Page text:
A unique approach for assessing the economic viability of gas to liquid (GTL) plants is utilized.The capital expenditures ("CAPEX") are based on the production of one barrel of hydrocarbon liquid per day (BLPD) whereas the annual operating expenditures ("OPEX") are expressed as percentages of CAPEX.Both expenditures cover the range of costs envisioned by various venders/investigators. It is assumed the overall thermal efficiency of GTL plants is about 60% and the plant operates 330 days per annum.The capital expenditures utilized in this study are 20,000, 25,000, 30,000, 35,000, and 40,000 USD/BLPD.The annual operating expenditures utilized are 5%, 6%, and 7% of CAPEX. Thus, the range of operating expenditures utilized is 3.03 to 8.48 USD per barrel of liquid hydrocarbon produced.
Two measures of profitability are utilized in assessing the economic viability of GTL plants, namely, rate of return ("ROR") and undiscounted pay-out time ("POT").Rates of return used in this study are 10%, 15%, and 20% whereas pay-out times used are 4, 5, 6, 7, and 8 years.Construction periods of 3 and 4 years are considered in the analysis.It is determined, for a 3-year construction period, that when crude oil prices are in the range of 10.27 USD/Bbl (for 20,000 USD/BLPD in CAPEX, 3.03 USD/Bbl in OPEX, and 10% for ROR) and 37.76 USD/Bbl (for 40,000 USD/BLPD in CAPEX, 8.48 USD/Bbl in OPEX and 20% for ROR), GTL plants are profitable.Likewise, it is concluded that when crude oil prices are in the range of 10.48 USD/Bbl (for 20,000 USD/BLPD in CAPEX, 3.03 USD/Bbl in OPEX, and 8 years for POT) and 38.32 USD/Bbl (for 40,000 USD/BLPD in CAPEX, 8.48 USD/Bbl in OPEX, and 4 years for POT), GTL plants are profitable. For a 4-year construction period, crude oil prices range between 10.64 and 40.87 USD/Bbl rather than 10.27 and 37.76 USD/Bbl, respectively. Crude oil prices as function of undiscounted pay-out times, however, remain unaffected by the change in the construction period.It should be noted that it is assumed the premium on GTL products offsets the cost of feed stock gas.A general survey of GTL processes is also included.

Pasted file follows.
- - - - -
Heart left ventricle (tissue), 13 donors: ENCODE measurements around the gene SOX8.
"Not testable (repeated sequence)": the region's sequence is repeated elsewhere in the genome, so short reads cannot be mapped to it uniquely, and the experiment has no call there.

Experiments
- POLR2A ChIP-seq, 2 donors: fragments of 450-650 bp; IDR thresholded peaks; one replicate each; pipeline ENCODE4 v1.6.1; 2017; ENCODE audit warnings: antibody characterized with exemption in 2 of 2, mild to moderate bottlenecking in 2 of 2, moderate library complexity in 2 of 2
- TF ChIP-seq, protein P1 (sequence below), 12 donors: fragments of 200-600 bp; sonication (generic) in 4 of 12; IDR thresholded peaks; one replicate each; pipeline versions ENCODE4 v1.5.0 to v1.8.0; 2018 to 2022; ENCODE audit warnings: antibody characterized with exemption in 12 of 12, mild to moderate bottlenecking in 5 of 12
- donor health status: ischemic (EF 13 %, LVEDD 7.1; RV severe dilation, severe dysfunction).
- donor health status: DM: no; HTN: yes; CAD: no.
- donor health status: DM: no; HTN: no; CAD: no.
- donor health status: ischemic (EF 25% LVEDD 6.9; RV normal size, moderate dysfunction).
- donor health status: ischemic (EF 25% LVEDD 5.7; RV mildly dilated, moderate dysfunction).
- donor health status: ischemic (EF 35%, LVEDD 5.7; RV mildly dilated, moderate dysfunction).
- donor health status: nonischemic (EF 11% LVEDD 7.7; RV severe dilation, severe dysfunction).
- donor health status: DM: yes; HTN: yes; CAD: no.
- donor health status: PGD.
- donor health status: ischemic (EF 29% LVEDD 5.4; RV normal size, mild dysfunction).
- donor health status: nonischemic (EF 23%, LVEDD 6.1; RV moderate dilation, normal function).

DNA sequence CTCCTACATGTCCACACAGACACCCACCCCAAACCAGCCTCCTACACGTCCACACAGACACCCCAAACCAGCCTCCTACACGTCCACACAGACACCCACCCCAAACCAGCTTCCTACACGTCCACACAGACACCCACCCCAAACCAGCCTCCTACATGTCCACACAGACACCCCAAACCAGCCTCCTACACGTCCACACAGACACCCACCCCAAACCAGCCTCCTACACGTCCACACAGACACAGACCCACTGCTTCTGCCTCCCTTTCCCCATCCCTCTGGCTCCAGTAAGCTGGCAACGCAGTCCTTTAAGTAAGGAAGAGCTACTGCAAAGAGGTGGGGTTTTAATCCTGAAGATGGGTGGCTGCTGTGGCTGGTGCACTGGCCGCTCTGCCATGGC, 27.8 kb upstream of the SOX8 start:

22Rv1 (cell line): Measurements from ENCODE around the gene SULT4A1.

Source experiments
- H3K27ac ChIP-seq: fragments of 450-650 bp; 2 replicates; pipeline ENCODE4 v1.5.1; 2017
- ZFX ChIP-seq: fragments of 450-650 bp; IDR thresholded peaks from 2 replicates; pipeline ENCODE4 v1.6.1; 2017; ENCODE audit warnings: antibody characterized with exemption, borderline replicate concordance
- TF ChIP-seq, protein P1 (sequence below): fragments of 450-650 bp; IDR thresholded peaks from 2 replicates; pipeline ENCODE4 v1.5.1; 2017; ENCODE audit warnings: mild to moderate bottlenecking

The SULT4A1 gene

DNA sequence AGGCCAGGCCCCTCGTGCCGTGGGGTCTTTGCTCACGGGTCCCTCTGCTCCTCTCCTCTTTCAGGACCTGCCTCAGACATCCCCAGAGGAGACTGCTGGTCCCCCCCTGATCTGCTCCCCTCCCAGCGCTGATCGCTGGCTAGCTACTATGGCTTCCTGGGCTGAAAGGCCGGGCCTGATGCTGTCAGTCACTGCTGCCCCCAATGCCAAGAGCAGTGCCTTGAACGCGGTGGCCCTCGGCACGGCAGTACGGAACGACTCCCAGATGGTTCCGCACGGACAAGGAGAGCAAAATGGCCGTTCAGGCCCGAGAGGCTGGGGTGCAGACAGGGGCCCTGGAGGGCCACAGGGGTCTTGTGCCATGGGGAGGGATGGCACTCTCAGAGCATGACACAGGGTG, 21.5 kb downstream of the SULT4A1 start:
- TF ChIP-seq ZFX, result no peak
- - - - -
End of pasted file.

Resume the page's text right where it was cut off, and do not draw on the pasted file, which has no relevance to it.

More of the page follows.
The conversion of natural gas to liquids ("GTL") using the Fischer-Tropsch ("F-T") process was first effected in 1923 with the conversion of synthesis gas ("Syngas") (CO + H2) into synthesis fuels ("Synfuels"). The conversion is based on a three-step process: Syngas generation, F-T synthesis, and product upgrading. The liquid products are stable at atmospheric temperature and pressure and may be transported using pipelines and/or standard tankers.
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